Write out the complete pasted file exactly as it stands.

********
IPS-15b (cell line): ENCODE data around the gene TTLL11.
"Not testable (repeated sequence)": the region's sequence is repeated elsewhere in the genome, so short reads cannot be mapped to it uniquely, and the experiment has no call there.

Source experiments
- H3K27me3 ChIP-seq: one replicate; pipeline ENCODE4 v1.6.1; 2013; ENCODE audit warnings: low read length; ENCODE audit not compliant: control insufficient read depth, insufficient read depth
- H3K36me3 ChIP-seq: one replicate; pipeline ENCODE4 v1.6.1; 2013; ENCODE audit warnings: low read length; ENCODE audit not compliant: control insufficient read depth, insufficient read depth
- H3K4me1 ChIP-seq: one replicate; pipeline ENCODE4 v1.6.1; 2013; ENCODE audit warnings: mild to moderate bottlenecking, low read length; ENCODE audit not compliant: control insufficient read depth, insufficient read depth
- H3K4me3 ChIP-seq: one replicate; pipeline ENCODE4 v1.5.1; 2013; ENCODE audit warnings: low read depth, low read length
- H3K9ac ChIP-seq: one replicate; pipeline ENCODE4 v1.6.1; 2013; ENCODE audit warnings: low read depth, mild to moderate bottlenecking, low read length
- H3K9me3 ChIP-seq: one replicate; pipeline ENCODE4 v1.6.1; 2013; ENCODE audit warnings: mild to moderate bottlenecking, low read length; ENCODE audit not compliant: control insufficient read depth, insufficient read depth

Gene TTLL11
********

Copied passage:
IPS-15b (cell line): ENCODE data around the gene TTLL11.
"Not testable (repeated sequence)": the region's sequence is repeated elsewhere in the genome, so short reads cannot be mapped to it uniquely, and the experiment has no call there.

Source experiments
- H3K27me3 ChIP-seq: one replicate; pipeline ENCODE4 v1.6.1; 2013; ENCODE audit warnings: low read length; ENCODE audit not compliant: control insufficient read depth, insufficient read depth
- H3K36me3 ChIP-seq: one replicate; pipeline ENCODE4 v1.6.1; 2013; ENCODE audit warnings: low read length; ENCODE audit not compliant: control insufficient read depth, insufficient read depth
- H3K4me1 ChIP-seq: one replicate; pipeline ENCODE4 v1.6.1; 2013; ENCODE audit warnings: mild to moderate bottlenecking, low read length; ENCODE audit not compliant: control insufficient read depth, insufficient read depth
- H3K4me3 ChIP-seq: one replicate; pipeline ENCODE4 v1.5.1; 2013; ENCODE audit warnings: low read depth, low read length
- H3K9ac ChIP-seq: one replicate; pipeline ENCODE4 v1.6.1; 2013; ENCODE audit warnings: low read depth, mild to moderate bottlenecking, low read length
- H3K9me3 ChIP-seq: one replicate; pipeline ENCODE4 v1.6.1; 2013; ENCODE audit warnings: mild to moderate bottlenecking, low read length; ENCODE audit not compliant: control insufficient read depth, insufficient read depth

Gene TTLL11